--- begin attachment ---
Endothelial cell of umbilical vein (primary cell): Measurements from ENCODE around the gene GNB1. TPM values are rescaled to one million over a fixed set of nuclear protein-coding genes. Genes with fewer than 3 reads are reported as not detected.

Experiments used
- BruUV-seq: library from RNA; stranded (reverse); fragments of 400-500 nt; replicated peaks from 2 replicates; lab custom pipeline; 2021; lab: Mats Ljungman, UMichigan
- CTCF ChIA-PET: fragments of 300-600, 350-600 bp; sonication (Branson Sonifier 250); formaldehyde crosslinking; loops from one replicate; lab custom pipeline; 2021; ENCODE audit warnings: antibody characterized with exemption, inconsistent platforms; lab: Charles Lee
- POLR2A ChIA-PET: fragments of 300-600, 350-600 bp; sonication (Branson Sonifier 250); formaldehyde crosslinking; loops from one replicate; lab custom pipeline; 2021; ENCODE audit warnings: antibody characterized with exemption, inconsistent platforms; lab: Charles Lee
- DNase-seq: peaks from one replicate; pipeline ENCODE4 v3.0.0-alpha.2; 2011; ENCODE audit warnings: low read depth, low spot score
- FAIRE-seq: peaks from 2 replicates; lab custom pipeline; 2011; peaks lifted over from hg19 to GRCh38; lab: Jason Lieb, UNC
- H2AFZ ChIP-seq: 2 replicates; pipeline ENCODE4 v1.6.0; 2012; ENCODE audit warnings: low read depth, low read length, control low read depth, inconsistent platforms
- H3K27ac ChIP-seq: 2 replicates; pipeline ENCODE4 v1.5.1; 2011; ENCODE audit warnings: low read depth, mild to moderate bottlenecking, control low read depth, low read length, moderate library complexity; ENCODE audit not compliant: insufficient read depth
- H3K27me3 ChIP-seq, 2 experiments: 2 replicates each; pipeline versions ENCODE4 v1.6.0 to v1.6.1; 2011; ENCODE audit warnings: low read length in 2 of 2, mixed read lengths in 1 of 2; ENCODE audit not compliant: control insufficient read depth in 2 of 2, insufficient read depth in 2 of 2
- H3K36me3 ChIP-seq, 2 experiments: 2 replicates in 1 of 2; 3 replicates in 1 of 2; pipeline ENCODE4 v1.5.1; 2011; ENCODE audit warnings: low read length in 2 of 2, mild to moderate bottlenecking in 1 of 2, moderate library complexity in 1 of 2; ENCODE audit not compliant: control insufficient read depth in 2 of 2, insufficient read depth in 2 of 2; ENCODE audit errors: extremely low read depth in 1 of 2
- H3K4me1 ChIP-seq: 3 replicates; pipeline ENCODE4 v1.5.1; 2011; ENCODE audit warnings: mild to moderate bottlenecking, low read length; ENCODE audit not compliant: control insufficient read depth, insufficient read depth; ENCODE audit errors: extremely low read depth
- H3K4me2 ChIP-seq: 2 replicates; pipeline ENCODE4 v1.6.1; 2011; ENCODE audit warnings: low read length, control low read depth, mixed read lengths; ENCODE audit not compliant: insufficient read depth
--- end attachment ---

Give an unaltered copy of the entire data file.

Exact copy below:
Endothelial cell of umbilical vein (primary cell): Measurements from ENCODE around the gene GNB1. TPM values are rescaled to one million over a fixed set of nuclear protein-coding genes. Genes with fewer than 3 reads are reported as not detected.

Experiments used
- BruUV-seq: library from RNA; stranded (reverse); fragments of 400-500 nt; replicated peaks from 2 replicates; lab custom pipeline; 2021; lab: Mats Ljungman, UMichigan
- CTCF ChIA-PET: fragments of 300-600, 350-600 bp; sonication (Branson Sonifier 250); formaldehyde crosslinking; loops from one replicate; lab custom pipeline; 2021; ENCODE audit warnings: antibody characterized with exemption, inconsistent platforms; lab: Charles Lee
- POLR2A ChIA-PET: fragments of 300-600, 350-600 bp; sonication (Branson Sonifier 250); formaldehyde crosslinking; loops from one replicate; lab custom pipeline; 2021; ENCODE audit warnings: antibody characterized with exemption, inconsistent platforms; lab: Charles Lee
- DNase-seq: peaks from one replicate; pipeline ENCODE4 v3.0.0-alpha.2; 2011; ENCODE audit warnings: low read depth, low spot score
- FAIRE-seq: peaks from 2 replicates; lab custom pipeline; 2011; peaks lifted over from hg19 to GRCh38; lab: Jason Lieb, UNC
- H2AFZ ChIP-seq: 2 replicates; pipeline ENCODE4 v1.6.0; 2012; ENCODE audit warnings: low read depth, low read length, control low read depth, inconsistent platforms
- H3K27ac ChIP-seq: 2 replicates; pipeline ENCODE4 v1.5.1; 2011; ENCODE audit warnings: low read depth, mild to moderate bottlenecking, control low read depth, low read length, moderate library complexity; ENCODE audit not compliant: insufficient read depth
- H3K27me3 ChIP-seq, 2 experiments: 2 replicates each; pipeline versions ENCODE4 v1.6.0 to v1.6.1; 2011; ENCODE audit warnings: low read length in 2 of 2, mixed read lengths in 1 of 2; ENCODE audit not compliant: control insufficient read depth in 2 of 2, insufficient read depth in 2 of 2
- H3K36me3 ChIP-seq, 2 experiments: 2 replicates in 1 of 2; 3 replicates in 1 of 2; pipeline ENCODE4 v1.5.1; 2011; ENCODE audit warnings: low read length in 2 of 2, mild to moderate bottlenecking in 1 of 2, moderate library complexity in 1 of 2; ENCODE audit not compliant: control insufficient read depth in 2 of 2, insufficient read depth in 2 of 2; ENCODE audit errors: extremely low read depth in 1 of 2
- H3K4me1 ChIP-seq: 3 replicates; pipeline ENCODE4 v1.5.1; 2011; ENCODE audit warnings: mild to moderate bottlenecking, low read length; ENCODE audit not compliant: control insufficient read depth, insufficient read depth; ENCODE audit errors: extremely low read depth
- H3K4me2 ChIP-seq: 2 replicates; pipeline ENCODE4 v1.6.1; 2011; ENCODE audit warnings: low read length, control low read depth, mixed read lengths; ENCODE audit not compliant: insufficient read depth